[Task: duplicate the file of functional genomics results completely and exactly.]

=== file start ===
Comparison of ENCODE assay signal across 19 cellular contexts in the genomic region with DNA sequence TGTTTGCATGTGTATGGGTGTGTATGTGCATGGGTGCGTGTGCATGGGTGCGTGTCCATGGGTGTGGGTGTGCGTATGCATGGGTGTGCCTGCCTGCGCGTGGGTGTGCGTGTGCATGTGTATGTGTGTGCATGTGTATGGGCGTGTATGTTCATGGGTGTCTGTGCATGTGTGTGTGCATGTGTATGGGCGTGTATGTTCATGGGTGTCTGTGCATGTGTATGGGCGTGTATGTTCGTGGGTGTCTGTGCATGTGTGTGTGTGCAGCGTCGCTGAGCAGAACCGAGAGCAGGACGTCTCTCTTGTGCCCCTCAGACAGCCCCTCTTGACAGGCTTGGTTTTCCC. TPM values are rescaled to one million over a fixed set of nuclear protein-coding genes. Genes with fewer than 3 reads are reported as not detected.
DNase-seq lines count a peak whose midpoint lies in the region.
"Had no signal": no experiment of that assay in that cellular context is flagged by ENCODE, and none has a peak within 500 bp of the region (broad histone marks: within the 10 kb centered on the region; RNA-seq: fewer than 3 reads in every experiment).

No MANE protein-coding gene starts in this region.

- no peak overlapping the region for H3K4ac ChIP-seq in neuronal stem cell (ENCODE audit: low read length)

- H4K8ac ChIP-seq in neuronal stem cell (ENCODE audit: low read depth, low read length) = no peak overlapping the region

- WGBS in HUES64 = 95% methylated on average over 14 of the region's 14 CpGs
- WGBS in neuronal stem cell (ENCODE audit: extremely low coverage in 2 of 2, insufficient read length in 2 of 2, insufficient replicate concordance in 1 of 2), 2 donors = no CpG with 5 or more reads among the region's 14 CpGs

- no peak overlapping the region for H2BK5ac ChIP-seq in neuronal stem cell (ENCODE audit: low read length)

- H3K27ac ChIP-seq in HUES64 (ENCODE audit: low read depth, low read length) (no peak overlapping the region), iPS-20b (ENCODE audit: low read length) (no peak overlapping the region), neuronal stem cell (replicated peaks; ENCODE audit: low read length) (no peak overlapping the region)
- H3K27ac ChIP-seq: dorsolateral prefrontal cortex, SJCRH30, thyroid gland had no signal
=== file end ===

Comparison of ENCODE assay signal across 19 cellular contexts in the genomic region with DNA sequence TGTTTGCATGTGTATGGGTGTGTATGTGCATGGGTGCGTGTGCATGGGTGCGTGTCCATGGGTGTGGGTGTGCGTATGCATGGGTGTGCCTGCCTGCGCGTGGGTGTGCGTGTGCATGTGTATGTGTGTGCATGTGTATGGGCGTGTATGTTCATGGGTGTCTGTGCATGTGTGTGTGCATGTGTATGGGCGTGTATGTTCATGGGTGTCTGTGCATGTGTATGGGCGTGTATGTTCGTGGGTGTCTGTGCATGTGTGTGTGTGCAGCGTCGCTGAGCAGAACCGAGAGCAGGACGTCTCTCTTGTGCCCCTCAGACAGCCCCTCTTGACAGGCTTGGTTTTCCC. TPM values are rescaled to one million over a fixed set of nuclear protein-coding genes. Genes with fewer than 3 reads are reported as not detected.
DNase-seq lines count a peak whose midpoint lies in the region.
"Had no signal": no experiment of that assay in that cellular context is flagged by ENCODE, and none has a peak within 500 bp of the region (broad histone marks: within the 10 kb centered on the region; RNA-seq: fewer than 3 reads in every experiment).

No MANE protein-coding gene starts in this region.

- no peak overlapping the region for H3K4ac ChIP-seq in neuronal stem cell (ENCODE audit: low read length)

- H4K8ac ChIP-seq in neuronal stem cell (ENCODE audit: low read depth, low read length) = no peak overlapping the region

- WGBS in HUES64 = 95% methylated on average over 14 of the region's 14 CpGs
- WGBS in neuronal stem cell (ENCODE audit: extremely low coverage in 2 of 2, insufficient read length in 2 of 2, insufficient replicate concordance in 1 of 2), 2 donors = no CpG with 5 or more reads among the region's 14 CpGs

- no peak overlapping the region for H2BK5ac ChIP-seq in neuronal stem cell (ENCODE audit: low read length)

- H3K27ac ChIP-seq in HUES64 (ENCODE audit: low read depth, low read length) (no peak overlapping the region), iPS-20b (ENCODE audit: low read length) (no peak overlapping the region), neuronal stem cell (replicated peaks; ENCODE audit: low read length) (no peak overlapping the region)
- H3K27ac ChIP-seq: dorsolateral prefrontal cortex, SJCRH30, thyroid gland had no signal